Let’s meet Ann Young Lee, CEO, and co-founder of CORE a humanitarian organization that helps hundreds of victims with the support of women of diverse backgrounds.
When a catastrophe happens, hundreds of people would like to help and cooperate, but Ann Young Lee through CORE (Community Organized Refuge Effort) based in California, United States, turn those intentions into reality and helps hundreds of victims, with the support of women of diverse backgrounds, ethnicities, and ages.
For Ann, the key is to listen to identify the real needs of each community and, in each case, the need to alleviate their situation. Women’s leadership makes the perspective different in the sense that there is consensus, and there is no interest in promoting by hierarchies.
According to her words, the best way to approach the groups and obtain support and collaboration is thanks to the women and their indisputable leadership. They make things happen, articulate efforts in a practical way, and are tireless until you achieve your goals.
Ann Young Lee holds a master’s in Urban Planning from New York University and a master’s in Economics & Conflict Management from Johns Hopkins University School of Advanced International Studies (SAIS). She received the Society for International Development’s prestigious Truman Award, in May 2009. She was named one of the 25 most influential Angelenos by Angeleno Mag in 2020. Before joining CORE in 2016, she served on the UN’s Organization for Coordination and Humanitarian Affairs (OCHA), serving as the lead on urban humanitarian response and as the private sector liaison for the Secretary General’s World Humanitarian Summit. She has extensive field-based experience, and has lived in Haiti, both before and after the 2010 earthquake; the Philippines, responding to Typhoon Haiyan; Kosovo, working to address the post-war refugee crisis; and the Congo, participating in humanitarian response efforts. This is how she has more than 20 years of experience in this type of activity. She is also the author of the book “Livelihoods in Emergencies: A Double-Edged Sword.”
But what defines CORE? a crisis response organization that brings immediate aid and recovery to underserved communities across the globe. Her mission: CORE saves lives and strengthens communities impacted by or vulnerable to crisis.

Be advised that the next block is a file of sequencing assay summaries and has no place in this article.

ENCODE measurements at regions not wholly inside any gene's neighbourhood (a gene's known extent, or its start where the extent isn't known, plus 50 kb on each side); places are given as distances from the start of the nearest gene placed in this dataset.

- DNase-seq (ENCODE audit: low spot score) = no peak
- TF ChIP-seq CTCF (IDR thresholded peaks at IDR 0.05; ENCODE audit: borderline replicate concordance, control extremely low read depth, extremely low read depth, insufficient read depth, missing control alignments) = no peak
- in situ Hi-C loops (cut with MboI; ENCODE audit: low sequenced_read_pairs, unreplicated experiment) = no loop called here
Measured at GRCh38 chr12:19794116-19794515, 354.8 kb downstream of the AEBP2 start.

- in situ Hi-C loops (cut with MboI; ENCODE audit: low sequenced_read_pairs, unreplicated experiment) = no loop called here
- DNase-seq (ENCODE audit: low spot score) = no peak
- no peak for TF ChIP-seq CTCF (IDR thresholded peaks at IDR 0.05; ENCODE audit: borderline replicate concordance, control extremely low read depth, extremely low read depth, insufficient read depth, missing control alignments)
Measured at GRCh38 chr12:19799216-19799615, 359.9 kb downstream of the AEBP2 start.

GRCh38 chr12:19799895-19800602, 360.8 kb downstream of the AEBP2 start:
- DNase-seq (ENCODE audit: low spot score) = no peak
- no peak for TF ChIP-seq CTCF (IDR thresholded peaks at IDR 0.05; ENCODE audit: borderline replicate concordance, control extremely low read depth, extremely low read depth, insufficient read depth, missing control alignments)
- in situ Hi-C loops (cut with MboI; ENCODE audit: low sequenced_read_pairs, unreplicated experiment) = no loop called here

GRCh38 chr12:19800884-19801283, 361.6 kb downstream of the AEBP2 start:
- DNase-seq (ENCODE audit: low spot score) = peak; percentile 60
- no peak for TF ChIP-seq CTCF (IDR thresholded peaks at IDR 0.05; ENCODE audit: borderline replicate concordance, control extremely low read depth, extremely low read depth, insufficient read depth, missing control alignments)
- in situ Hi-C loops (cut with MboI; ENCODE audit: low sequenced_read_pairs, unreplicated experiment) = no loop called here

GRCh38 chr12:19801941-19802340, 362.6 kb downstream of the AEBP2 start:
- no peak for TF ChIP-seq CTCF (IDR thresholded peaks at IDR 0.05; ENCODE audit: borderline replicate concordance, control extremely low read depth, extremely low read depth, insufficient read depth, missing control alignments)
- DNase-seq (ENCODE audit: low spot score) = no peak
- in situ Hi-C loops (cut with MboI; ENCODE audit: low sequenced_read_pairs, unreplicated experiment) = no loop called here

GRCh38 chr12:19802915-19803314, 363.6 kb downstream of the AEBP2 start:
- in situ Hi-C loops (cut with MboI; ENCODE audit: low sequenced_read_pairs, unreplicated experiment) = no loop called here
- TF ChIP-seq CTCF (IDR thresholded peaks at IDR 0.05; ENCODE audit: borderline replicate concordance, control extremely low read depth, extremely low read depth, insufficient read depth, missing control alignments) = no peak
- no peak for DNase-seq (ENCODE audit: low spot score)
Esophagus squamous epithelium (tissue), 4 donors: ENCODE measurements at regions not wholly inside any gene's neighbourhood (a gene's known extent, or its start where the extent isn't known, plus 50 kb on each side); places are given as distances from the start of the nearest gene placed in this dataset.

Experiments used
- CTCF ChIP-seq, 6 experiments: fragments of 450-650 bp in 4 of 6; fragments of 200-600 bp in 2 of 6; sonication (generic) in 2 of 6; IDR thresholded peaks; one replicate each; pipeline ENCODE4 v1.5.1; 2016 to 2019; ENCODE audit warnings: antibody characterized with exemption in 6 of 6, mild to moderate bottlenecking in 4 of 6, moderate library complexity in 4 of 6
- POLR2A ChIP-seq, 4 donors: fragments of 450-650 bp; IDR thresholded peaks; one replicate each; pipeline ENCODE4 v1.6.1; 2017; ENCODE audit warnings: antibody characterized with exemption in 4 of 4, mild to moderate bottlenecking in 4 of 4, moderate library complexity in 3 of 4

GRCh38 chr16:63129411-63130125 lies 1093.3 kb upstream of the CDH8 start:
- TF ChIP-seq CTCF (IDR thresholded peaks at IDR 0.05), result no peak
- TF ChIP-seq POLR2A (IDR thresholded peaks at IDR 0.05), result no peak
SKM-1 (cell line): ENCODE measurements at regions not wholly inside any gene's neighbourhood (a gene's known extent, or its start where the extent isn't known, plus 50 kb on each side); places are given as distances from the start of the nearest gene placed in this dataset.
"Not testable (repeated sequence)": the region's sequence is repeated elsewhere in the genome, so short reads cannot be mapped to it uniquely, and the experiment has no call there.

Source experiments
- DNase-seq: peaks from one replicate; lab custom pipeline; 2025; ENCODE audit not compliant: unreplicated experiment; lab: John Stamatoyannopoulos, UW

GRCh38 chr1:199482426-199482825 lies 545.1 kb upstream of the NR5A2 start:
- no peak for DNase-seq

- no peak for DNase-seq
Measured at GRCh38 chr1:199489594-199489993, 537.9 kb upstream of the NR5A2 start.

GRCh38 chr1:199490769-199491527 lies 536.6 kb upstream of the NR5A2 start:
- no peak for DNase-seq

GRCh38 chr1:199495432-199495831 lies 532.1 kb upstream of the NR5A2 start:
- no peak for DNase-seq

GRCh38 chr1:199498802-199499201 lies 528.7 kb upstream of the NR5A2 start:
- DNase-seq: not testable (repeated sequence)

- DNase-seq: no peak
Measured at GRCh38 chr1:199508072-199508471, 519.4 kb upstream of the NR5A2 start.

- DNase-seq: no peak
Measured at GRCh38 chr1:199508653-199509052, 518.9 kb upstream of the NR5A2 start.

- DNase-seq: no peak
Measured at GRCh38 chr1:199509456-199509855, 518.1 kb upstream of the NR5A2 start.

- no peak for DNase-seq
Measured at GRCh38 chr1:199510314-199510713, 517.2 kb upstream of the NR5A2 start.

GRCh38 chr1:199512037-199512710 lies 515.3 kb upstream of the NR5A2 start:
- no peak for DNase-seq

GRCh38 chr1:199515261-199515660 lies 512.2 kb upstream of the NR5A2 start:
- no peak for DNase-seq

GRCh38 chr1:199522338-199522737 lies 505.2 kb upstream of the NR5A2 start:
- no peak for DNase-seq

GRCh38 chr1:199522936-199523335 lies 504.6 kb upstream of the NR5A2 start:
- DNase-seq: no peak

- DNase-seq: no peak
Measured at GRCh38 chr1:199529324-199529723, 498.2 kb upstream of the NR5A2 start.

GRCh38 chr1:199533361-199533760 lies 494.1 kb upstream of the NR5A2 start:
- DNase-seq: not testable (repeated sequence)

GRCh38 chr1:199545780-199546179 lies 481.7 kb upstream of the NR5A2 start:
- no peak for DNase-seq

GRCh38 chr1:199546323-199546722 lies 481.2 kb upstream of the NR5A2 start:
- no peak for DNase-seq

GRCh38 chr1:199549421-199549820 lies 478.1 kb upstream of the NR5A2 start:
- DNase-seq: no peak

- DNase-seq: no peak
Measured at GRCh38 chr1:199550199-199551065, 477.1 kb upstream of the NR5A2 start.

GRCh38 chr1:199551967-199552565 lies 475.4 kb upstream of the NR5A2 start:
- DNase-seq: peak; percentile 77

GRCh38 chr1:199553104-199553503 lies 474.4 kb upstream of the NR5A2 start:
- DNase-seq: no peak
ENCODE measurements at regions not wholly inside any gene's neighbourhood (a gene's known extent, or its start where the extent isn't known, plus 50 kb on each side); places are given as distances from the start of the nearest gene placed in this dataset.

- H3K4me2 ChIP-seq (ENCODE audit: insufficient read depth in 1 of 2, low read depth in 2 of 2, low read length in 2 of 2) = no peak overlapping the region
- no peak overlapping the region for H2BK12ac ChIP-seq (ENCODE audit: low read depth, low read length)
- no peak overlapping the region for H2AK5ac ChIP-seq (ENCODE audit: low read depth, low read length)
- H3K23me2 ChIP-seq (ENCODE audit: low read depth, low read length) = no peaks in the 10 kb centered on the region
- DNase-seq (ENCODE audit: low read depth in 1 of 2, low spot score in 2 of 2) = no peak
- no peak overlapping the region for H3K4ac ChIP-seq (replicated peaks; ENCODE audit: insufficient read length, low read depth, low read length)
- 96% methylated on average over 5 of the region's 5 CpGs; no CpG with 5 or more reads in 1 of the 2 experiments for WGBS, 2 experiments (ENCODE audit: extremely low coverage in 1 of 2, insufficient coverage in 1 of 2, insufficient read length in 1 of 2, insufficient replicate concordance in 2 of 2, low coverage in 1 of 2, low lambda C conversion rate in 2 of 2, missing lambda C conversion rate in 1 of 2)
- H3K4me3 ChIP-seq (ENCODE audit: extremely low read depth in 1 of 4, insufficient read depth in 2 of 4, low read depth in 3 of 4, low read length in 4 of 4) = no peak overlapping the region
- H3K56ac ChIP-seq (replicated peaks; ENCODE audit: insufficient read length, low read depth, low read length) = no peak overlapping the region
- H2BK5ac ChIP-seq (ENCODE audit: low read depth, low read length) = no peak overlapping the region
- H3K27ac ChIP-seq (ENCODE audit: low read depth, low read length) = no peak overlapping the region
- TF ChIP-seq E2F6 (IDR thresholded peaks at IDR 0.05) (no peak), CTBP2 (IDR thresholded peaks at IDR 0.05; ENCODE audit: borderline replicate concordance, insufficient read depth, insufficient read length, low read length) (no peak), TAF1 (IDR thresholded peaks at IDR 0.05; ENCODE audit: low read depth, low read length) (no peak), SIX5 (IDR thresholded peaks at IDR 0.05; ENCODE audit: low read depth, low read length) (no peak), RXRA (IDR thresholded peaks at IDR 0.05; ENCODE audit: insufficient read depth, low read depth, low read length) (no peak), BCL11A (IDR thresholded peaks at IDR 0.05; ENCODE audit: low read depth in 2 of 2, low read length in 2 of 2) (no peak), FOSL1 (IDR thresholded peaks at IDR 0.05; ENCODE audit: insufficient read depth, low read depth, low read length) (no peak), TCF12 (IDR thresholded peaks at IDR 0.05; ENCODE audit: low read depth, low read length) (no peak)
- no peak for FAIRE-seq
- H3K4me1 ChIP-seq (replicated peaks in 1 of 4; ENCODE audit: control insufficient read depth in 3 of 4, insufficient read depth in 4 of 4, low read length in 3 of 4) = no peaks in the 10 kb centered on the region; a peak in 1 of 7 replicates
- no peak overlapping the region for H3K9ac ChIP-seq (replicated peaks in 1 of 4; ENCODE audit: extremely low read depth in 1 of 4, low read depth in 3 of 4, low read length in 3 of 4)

To learn more about this organization, you can go to its page: https://www.coreresponse.org/about-us
A vital element, which in The Woman Post we want to highlight and following the words of its co-founder, is the participation of women, their invaluable inexhaustible commitment to restore lives, provide hope and rebuild their communities, thus managing to get out of crises, from the state of vulnerability, and consequent feelings of anguish, fear, and hopelessness.
Jaclyn Chavira, Los Angeles County manager, affirms that women’s commitment to overcoming the poverty and difficulties present in communities of color in the area is essential for everyone to feel confident and timely in response to their needs.
Soleil Moon Frye, Actress, Director, and Author who is part of the board of directors, affirms that she admires the strength and conviction of women who are increasingly linked in providing solutions to the social and economic problems of those most affected.
Patricia Velásquez has also joined these referent and inspiring women. She is an actress, model, and ambassador for Indigenous Peoples & Founder of The Wayuu Taya Foundation, an organization originally from Colombia of which she is the President, and which was created to improve the living quality of the indigenous communities in Latin America, maintain and respecting their traditions, cultures, and beliefs.
All these inspired and inspiring women of other women, manage to emerge victorious from unfortunate situations for the countries and the planet.